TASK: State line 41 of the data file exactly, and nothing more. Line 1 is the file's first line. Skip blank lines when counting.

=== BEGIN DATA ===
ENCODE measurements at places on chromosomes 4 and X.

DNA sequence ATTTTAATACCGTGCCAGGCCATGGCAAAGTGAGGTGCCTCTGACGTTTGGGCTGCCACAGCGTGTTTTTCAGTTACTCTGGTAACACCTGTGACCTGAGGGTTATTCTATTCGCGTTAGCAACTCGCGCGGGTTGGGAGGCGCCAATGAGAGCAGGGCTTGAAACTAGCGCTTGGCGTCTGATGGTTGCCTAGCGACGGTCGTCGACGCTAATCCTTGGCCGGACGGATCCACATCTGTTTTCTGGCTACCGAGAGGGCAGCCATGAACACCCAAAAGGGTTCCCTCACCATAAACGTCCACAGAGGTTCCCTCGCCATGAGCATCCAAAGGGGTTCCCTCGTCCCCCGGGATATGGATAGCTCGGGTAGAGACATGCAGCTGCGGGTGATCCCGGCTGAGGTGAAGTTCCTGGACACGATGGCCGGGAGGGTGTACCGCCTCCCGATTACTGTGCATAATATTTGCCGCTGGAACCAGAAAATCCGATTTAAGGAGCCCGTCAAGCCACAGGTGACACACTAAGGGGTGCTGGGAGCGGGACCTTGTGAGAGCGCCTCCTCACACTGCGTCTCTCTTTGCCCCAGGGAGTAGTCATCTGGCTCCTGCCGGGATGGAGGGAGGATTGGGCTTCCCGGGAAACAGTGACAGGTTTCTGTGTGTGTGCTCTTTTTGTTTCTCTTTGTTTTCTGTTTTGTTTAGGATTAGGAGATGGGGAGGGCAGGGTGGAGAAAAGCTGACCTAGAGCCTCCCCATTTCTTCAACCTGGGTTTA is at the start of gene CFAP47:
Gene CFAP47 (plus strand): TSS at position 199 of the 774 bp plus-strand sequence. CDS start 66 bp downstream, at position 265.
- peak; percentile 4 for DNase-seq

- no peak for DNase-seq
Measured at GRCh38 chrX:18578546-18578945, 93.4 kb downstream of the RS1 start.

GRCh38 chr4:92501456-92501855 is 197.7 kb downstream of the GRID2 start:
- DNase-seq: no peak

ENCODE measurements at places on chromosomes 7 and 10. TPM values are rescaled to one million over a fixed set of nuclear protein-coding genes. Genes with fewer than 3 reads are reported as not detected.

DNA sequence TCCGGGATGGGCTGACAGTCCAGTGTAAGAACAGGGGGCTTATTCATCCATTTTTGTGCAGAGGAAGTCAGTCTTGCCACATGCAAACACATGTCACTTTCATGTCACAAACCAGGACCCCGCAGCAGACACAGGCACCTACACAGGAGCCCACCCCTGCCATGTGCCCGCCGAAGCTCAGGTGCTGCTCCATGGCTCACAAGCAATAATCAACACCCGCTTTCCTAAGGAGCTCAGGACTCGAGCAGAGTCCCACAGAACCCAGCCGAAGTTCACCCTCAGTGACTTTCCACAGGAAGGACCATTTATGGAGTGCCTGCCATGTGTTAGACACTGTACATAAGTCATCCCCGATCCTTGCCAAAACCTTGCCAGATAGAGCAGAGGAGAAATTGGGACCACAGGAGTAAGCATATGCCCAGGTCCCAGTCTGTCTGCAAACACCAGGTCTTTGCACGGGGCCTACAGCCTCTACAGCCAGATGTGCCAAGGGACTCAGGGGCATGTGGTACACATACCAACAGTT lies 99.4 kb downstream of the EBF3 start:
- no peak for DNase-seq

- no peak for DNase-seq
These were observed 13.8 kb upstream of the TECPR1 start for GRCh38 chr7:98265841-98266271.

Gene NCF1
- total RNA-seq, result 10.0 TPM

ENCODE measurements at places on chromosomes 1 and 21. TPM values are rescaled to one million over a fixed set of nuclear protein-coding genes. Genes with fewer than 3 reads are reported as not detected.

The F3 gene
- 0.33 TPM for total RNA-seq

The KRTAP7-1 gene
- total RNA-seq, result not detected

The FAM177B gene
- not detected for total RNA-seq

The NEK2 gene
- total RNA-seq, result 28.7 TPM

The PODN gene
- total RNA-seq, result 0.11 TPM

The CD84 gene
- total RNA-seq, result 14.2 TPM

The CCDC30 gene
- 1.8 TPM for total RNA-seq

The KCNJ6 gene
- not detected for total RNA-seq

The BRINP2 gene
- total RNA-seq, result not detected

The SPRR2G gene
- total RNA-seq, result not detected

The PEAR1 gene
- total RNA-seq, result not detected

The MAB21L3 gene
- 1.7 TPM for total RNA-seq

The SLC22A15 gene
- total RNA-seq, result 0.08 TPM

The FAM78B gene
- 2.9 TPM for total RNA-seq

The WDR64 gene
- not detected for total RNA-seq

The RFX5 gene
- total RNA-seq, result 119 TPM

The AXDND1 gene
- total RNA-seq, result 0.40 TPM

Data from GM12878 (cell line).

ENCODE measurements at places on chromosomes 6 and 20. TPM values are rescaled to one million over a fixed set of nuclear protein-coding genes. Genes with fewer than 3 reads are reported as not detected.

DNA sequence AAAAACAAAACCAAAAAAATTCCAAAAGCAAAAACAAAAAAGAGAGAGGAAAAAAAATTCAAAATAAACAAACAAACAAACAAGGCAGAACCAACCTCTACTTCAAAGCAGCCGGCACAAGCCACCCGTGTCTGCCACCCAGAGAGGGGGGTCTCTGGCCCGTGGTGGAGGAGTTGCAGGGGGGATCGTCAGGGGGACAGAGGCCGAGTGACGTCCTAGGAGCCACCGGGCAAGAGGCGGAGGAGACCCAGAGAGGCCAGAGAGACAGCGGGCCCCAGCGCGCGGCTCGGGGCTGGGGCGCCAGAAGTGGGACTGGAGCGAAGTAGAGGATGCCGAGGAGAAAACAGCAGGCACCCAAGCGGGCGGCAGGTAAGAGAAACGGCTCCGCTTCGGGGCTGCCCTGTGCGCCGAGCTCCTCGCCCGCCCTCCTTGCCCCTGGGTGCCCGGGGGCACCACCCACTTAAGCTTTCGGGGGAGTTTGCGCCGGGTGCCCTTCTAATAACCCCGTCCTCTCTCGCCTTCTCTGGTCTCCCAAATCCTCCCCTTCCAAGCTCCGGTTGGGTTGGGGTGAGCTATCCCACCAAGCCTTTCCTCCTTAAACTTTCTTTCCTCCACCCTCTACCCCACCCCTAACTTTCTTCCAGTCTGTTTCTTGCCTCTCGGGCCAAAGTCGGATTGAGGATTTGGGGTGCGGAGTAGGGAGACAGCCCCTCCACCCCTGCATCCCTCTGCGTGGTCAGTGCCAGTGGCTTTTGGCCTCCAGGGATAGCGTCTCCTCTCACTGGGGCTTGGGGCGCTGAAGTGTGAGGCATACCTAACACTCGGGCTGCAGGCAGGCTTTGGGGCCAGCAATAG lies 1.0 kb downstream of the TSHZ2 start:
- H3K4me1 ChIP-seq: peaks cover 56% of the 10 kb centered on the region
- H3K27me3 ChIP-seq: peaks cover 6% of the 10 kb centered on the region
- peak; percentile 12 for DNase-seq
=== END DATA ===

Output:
The SLC22A15 gene